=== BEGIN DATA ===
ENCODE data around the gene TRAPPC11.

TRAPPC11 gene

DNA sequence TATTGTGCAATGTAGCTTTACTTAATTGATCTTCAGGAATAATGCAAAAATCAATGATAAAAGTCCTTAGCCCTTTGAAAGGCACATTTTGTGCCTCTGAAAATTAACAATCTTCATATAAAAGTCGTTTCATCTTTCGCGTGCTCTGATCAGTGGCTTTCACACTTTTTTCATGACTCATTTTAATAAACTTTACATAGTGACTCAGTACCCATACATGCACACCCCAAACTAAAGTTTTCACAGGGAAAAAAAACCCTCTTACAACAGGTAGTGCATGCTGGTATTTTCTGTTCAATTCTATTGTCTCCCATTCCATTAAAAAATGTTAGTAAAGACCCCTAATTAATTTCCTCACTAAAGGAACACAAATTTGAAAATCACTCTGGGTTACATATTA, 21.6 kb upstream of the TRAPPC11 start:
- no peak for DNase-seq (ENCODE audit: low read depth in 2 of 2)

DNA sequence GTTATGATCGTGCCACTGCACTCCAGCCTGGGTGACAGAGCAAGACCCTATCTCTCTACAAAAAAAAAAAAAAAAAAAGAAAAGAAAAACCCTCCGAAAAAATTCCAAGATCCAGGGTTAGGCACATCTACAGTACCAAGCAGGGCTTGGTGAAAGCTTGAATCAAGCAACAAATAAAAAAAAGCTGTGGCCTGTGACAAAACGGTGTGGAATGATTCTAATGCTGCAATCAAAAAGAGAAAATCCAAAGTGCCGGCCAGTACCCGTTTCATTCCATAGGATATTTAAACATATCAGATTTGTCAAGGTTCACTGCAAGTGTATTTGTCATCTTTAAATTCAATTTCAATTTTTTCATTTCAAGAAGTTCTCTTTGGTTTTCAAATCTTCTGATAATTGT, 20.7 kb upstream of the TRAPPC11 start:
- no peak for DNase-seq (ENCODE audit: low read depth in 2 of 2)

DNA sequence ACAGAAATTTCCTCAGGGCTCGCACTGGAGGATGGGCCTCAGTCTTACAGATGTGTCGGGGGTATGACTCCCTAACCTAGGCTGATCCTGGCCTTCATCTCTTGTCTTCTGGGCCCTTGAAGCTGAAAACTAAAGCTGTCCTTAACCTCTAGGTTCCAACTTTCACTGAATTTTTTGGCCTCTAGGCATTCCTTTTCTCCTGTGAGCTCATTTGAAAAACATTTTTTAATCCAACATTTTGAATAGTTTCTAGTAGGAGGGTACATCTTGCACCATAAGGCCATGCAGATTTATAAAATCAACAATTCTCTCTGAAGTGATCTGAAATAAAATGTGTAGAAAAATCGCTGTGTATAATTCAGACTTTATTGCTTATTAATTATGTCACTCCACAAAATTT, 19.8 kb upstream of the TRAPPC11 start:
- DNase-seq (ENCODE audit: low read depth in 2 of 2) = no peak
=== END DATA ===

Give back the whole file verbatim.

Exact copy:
ENCODE data around the gene TRAPPC11.

TRAPPC11 gene

DNA sequence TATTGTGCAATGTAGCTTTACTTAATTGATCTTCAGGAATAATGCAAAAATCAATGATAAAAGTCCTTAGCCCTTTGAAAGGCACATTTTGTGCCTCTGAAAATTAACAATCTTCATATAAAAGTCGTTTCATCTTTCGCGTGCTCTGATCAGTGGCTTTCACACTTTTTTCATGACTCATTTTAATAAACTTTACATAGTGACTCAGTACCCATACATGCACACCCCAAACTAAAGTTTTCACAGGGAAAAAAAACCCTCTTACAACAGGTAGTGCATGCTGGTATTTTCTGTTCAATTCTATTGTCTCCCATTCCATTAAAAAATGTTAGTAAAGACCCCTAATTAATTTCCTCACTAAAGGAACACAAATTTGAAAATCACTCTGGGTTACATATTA, 21.6 kb upstream of the TRAPPC11 start:
- no peak for DNase-seq (ENCODE audit: low read depth in 2 of 2)

DNA sequence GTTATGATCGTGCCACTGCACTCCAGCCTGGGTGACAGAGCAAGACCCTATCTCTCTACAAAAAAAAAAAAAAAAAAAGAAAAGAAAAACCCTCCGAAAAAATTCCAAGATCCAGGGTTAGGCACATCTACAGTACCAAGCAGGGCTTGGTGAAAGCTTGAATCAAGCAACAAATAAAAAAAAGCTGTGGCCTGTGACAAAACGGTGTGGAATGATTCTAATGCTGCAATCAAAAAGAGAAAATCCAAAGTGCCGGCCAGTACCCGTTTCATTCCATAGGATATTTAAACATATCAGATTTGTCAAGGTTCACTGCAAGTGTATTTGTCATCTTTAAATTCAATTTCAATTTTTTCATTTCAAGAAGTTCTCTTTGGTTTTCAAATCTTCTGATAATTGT, 20.7 kb upstream of the TRAPPC11 start:
- no peak for DNase-seq (ENCODE audit: low read depth in 2 of 2)

DNA sequence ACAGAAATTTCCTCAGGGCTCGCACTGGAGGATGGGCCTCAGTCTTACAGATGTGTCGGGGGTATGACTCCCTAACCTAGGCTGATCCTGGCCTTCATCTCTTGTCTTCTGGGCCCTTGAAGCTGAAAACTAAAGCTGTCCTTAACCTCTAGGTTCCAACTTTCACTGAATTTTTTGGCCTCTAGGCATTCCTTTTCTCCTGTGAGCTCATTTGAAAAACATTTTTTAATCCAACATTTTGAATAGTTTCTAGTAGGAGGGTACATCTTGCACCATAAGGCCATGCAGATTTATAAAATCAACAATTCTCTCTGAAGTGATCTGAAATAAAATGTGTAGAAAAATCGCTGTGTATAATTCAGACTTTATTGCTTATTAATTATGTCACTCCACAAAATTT, 19.8 kb upstream of the TRAPPC11 start:
- DNase-seq (ENCODE audit: low read depth in 2 of 2) = no peak